Pachino

From Wikipedia, the free encyclopedia
Jump to: navigation, search
Pachino
Comune
Comune di Pachino
Panorama of Pachino
Panorama of Pachino
Coat of arms of Pachino
Coat of arms
Pachino is located in Italy
Pachino
Pachino
Location of Pachino in Italy
Coordinates: 36°43′N 15°6′E / 36.717°N 15.100°E / 36.717; 15.100Coordinates: 36°43′N 15°6′E / 36.717°N 15.100°E / 36.717; 15.100
Country Italy
Region Sicily
Province / Metropolitan city Syracuse (SR)
Frazioni Marzamemi
Government
 • Mayor Roberto Bruno
Area
 • Total 50.47 km2 (19.49 sq mi)
Elevation 65 m (213 ft)
Population (30 September 2015)
 • Total 22,184
 • Density 440/km2 (1,100/sq mi)
Demonym(s) Pachinesi
Time zone CET (UTC+1)
 • Summer (DST) CEST (UTC+2)
Postal code 96018
Dialing code 0931
Patron saint Madonna Assunta
Saint day 15 August
Website www.comune.pachino.sr.it

Pachino (Italian pronunciation: [paˈkino]; Sicilian: Pachinu) is a town and comune in the Province of Syracuse, Sicily (Italy). The name derives from the Latin word bacchus, which is the Roman god of wine, and the word vinum, which means wine in Latin; originally the town was named Bachino which eventually was changed to Pachino when, in Sicily, Italian became the official spoken and written language.[citation needed]

It was founded in 1760 by the nobles Starraba, princes of Giardinelli and marquises of Rudini, on the hill of the feud of Scibini, where a preexisting tower was built in 1494. Pachino was invaded in 1943 by the British 8th Army as a part of the allied invasion of Sicily.

Geography[edit]

Pachino is situated at the south-east corner of Sicily, 51 kilometers (31 miles) south of Siracusa. The neighboring comunes are Noto (North), Portopalo di Capo Passero (South) and Ispica (East). The adjacent port of Marzamemi is located at the extreme southern tip of Sicily, and has many 18th-century buildings and fishermen's cottages.[1]

Beaches[edit]

The beaches of the area of Pachino follow the coasts for a total of 8 kilometers. The best known are those of Lido, and Cavettone Morghella on the Ionian Coast (from Marzamemi southbound), while on the Mediterranean Coast are to Cuffara (also known as Carratois), Amber Coast, near Contrada Tanneries, Scarpitta, Chiappa and Raneddi (grains), Ulysses to the port. The sea is clear and a deep blue on the Ionian coast also in view of the seabed, instead of emerald green on the Mediterranean coast, is rich in fish, which makes the area an important commercial reference, especially for the fish market in Catania. The restoration of fish and the sea are very clean in the area of Pachino makes for a very popular tourist spot, with a flow of tourists rather than permanent and significant, even considering the interest of an area for surfers, with its current suckers, is particularly suited to the sport of windsurfing.

Climate[edit]

Located 65 meters above sea level in south-eastern province of Syracuse, straddling the Mediterranean Sea and the Ionian, Pachino has a mild climate from autumn to spring. Snow in the town is very rare. The Köppen Climate Classification subtype for this climate is "Csa" (Mediterranean Climate).[2]

Climate data for Pachino, Italy
Month Jan Feb Mar Apr May Jun Jul Aug Sep Oct Nov Dec Year
Average high °C (°F) 15
(59)
15
(59)
16
(61)
18
(64)
22
(71)
26
(78)
29
(84)
29
(85)
27
(81)
23
(74)
19
(66)
16
(61)
21
(70)
Average low °C (°F) 9
(49)
9
(49)
11
(51)
12
(54)
16
(60)
19
(67)
22
(72)
23
(73)
21
(70)
18
(64)
14
(57)
11
(52)
16
(60)
Average precipitation days 12 9 8 6 4 1 1 1 3 7 11 11 74
Source: Weatherbase[3]

History[edit]

Pachino was founded in 1760 by the nobles Starraba, princes of Giardinelli and marquises of Rudini, on the hill of the feud of Scibini, where a preexisting tower was built in 1494. Pachino was occupied in 1943 by the British 8th Army during the allied invasion of Sicily.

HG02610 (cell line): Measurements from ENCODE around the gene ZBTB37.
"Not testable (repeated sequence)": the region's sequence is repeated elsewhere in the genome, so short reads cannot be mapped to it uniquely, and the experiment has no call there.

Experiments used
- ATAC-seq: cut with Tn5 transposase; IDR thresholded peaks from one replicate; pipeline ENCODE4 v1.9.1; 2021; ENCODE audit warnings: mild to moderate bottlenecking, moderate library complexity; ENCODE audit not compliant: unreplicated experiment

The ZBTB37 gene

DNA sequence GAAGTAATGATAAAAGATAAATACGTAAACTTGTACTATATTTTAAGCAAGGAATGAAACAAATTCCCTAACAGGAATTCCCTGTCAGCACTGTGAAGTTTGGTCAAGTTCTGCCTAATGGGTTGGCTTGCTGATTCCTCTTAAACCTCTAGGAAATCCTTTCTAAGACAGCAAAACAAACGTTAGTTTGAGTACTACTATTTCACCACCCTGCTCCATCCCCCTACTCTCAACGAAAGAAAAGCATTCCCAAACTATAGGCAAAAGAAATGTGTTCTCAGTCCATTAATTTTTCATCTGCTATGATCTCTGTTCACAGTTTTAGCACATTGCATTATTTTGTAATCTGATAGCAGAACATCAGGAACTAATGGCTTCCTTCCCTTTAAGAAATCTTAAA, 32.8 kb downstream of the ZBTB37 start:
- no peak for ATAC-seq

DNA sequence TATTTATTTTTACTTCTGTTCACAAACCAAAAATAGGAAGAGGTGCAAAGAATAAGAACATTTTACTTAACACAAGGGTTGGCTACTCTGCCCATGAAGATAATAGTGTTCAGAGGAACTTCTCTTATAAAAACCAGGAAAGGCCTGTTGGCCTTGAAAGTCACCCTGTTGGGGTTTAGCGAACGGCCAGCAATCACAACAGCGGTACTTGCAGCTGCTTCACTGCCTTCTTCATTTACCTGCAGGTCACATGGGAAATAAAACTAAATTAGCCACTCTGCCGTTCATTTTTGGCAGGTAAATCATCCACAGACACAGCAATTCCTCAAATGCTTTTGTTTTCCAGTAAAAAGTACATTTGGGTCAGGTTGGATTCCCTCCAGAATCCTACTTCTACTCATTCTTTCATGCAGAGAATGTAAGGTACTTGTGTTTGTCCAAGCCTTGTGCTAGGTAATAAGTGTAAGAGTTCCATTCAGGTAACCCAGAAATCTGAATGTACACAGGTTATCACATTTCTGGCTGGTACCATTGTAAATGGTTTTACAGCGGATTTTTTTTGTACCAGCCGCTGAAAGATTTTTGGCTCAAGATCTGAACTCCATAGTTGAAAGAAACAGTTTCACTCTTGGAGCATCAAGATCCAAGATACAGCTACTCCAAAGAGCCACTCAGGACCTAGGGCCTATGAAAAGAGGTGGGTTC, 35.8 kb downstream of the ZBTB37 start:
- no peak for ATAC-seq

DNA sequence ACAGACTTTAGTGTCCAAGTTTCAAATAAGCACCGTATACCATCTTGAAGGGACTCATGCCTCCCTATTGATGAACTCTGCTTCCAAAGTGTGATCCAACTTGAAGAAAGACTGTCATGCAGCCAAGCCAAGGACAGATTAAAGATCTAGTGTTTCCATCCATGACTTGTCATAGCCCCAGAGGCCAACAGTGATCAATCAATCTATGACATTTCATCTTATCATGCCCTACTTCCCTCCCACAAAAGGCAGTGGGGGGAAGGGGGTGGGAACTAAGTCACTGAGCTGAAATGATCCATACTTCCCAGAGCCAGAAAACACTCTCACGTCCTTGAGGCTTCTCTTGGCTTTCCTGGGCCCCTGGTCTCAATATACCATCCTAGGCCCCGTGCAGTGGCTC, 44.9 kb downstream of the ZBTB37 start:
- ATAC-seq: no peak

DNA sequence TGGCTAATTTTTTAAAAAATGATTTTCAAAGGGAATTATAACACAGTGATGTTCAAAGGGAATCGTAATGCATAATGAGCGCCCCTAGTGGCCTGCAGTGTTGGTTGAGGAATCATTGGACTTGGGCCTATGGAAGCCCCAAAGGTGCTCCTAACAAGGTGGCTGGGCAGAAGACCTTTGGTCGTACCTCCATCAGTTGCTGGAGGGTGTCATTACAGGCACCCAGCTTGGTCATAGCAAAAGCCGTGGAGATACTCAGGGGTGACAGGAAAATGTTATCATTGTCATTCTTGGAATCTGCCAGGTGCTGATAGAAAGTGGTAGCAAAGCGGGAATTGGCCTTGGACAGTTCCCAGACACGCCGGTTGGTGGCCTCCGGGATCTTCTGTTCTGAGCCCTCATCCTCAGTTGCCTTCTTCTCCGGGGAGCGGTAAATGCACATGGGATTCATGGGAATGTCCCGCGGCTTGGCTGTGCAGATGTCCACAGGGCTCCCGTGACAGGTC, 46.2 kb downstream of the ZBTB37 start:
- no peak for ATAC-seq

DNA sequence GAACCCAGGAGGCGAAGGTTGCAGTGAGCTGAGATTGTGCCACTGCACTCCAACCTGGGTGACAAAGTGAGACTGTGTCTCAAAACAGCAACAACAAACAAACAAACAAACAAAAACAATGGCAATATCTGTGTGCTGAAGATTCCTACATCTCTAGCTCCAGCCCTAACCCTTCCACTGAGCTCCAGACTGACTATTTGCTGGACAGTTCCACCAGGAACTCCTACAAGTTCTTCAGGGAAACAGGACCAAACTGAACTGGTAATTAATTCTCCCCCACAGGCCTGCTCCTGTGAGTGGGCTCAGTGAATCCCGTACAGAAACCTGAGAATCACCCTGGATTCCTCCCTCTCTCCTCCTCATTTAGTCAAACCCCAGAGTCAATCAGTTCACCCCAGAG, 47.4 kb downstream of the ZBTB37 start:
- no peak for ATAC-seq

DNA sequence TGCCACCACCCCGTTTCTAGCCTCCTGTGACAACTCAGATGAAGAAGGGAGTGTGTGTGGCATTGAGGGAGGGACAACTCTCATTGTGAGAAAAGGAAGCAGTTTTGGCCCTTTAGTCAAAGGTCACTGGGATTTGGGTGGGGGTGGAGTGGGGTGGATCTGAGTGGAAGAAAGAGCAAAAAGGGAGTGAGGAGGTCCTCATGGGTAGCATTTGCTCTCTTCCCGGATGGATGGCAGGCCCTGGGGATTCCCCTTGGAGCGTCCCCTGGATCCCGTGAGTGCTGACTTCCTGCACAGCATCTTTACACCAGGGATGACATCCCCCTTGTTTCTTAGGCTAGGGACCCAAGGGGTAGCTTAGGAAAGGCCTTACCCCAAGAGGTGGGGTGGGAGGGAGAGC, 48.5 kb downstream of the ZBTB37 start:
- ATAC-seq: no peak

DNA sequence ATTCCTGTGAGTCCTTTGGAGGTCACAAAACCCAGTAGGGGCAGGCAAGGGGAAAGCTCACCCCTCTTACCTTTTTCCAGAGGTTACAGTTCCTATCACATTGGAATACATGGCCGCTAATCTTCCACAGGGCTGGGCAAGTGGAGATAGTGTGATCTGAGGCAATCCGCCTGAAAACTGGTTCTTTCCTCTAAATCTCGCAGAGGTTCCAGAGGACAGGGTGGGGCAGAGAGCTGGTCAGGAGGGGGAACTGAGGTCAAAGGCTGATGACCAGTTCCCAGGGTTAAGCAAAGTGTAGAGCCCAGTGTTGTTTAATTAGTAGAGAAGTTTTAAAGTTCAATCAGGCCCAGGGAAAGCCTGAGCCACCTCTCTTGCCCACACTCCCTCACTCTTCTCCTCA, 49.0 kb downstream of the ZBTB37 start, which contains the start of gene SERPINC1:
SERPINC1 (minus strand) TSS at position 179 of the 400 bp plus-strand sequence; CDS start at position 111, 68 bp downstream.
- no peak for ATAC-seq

Prehistory[edit]

The promontory of Pachino was formed during the Cretaceous more than 70 million years ago. It seems that the Promontorium Pachyni was inhabited from the earliest Prehistoric Times, although these attendances are not many testimonials: about 10,000 years ago the cave was inhabited Corruggi, in which were discovered numerous archaeological finds, are largely preserved at the Regional Archaeological Museum of Paolo Orsi in Syracuse. These scrapers, knives, spears, awls, needles and other objects of everyday use. From the caves of Corruggi and Fico, during the Neolithic Period, (between 8000 and 1500 BC), a man went to live in the caves (one of the best known of this area is the Grotte Calafarina). Later, in the Iron, copper and bronze, until the arrival of the Sicilians, the cliff dwellings were moved to the nearby area called "Cugni of Calafarina". Hence arose the village and the cemetery, a dolmen for the deceased and an underground oven for metalworking, whose remains were brought to light by Paolo Orsi, are still well preserved and quite visible today.

Antiquity[edit]

In 750 BC, the ancient territory of Pachino was inhabited by the Phoenicians, the Punics, and the Greeks. From 200 to 400 AD, the Romans dominated the area, under whom it became a center of commerce and colonization. The Romans greatly developed agriculture, and particularly the cultivation of grapes and wheat. During the Hellenistic Period several temples were built, one dedicated to Apollo Libystino. Today the ruins of a rural votive temple can still be seen in the district of Cugni; also in the same area the rails of Via Elorina are still visible on the rock. Due to the high concentration of ancient remains the district of Cugni is a sort of "archaeological park".

Middle Ages[edit]

After the Romans, the Byzantines came from 300 to 800, then the Arabs from 800 to 1090, and finally, the Normans. The Arabs gave the name to the village of Marzamemi, in which they built tunny-fishing nets, an ancient technique for catching bluefin tuna known in Spanish as Almadraba and in Italian as Tonnara. The Almadraba was operational until the 1950s. The Arabs introduced the cultivation of citrus fruits, reclaimed land, completed the aqueduct of Xibini Tower. They also built the salt flats and the wells to irrigate fields (still working), including one at the gates of Marzamemi, called in Sicilian u puzzu de quattru uocchi (the well with four eyes), which has been used for centuries, even at industrial level, by different peoples, including pirates. The city's decline began with the Normans, the Aragonese and the Angevins. In this period the fortifications of Torre Xibini and Torre Fano were built to protect the area against piratical invasions of the Turks.